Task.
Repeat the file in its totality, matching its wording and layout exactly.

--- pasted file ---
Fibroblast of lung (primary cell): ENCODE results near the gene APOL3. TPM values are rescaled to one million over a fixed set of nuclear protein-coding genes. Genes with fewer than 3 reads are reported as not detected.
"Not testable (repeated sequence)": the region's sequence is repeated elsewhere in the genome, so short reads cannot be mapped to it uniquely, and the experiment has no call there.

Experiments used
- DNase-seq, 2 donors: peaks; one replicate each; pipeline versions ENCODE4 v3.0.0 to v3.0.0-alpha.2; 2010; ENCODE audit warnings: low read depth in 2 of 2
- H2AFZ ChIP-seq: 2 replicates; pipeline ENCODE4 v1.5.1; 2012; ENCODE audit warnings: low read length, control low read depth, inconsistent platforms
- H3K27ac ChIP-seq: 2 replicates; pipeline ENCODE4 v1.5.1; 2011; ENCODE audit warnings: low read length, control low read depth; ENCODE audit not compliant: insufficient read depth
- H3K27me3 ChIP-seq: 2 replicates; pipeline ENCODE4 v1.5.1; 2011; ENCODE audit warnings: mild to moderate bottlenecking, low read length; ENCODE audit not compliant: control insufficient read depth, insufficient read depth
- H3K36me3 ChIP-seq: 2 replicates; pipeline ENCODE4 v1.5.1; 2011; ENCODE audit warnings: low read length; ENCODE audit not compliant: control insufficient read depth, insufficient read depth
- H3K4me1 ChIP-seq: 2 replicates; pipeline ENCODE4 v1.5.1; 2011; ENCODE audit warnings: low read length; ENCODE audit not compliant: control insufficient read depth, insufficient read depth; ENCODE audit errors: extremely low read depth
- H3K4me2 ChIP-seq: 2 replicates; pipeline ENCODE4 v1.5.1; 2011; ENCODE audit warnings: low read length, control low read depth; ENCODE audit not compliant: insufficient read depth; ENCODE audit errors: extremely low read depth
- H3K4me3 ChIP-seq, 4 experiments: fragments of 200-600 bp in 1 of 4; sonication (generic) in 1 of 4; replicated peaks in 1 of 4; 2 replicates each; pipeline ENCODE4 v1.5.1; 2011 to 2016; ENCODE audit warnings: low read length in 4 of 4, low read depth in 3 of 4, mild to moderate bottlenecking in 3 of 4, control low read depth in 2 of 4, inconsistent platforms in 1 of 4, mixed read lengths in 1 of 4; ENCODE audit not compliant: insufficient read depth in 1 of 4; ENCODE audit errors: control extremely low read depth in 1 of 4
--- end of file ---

Fibroblast of lung (primary cell): ENCODE results near the gene APOL3. TPM values are rescaled to one million over a fixed set of nuclear protein-coding genes. Genes with fewer than 3 reads are reported as not detected.
"Not testable (repeated sequence)": the region's sequence is repeated elsewhere in the genome, so short reads cannot be mapped to it uniquely, and the experiment has no call there.

Experiments used
- DNase-seq, 2 donors: peaks; one replicate each; pipeline versions ENCODE4 v3.0.0 to v3.0.0-alpha.2; 2010; ENCODE audit warnings: low read depth in 2 of 2
- H2AFZ ChIP-seq: 2 replicates; pipeline ENCODE4 v1.5.1; 2012; ENCODE audit warnings: low read length, control low read depth, inconsistent platforms
- H3K27ac ChIP-seq: 2 replicates; pipeline ENCODE4 v1.5.1; 2011; ENCODE audit warnings: low read length, control low read depth; ENCODE audit not compliant: insufficient read depth
- H3K27me3 ChIP-seq: 2 replicates; pipeline ENCODE4 v1.5.1; 2011; ENCODE audit warnings: mild to moderate bottlenecking, low read length; ENCODE audit not compliant: control insufficient read depth, insufficient read depth
- H3K36me3 ChIP-seq: 2 replicates; pipeline ENCODE4 v1.5.1; 2011; ENCODE audit warnings: low read length; ENCODE audit not compliant: control insufficient read depth, insufficient read depth
- H3K4me1 ChIP-seq: 2 replicates; pipeline ENCODE4 v1.5.1; 2011; ENCODE audit warnings: low read length; ENCODE audit not compliant: control insufficient read depth, insufficient read depth; ENCODE audit errors: extremely low read depth
- H3K4me2 ChIP-seq: 2 replicates; pipeline ENCODE4 v1.5.1; 2011; ENCODE audit warnings: low read length, control low read depth; ENCODE audit not compliant: insufficient read depth; ENCODE audit errors: extremely low read depth
- H3K4me3 ChIP-seq, 4 experiments: fragments of 200-600 bp in 1 of 4; sonication (generic) in 1 of 4; replicated peaks in 1 of 4; 2 replicates each; pipeline ENCODE4 v1.5.1; 2011 to 2016; ENCODE audit warnings: low read length in 4 of 4, low read depth in 3 of 4, mild to moderate bottlenecking in 3 of 4, control low read depth in 2 of 4, inconsistent platforms in 1 of 4, mixed read lengths in 1 of 4; ENCODE audit not compliant: insufficient read depth in 1 of 4; ENCODE audit errors: control extremely low read depth in 1 of 4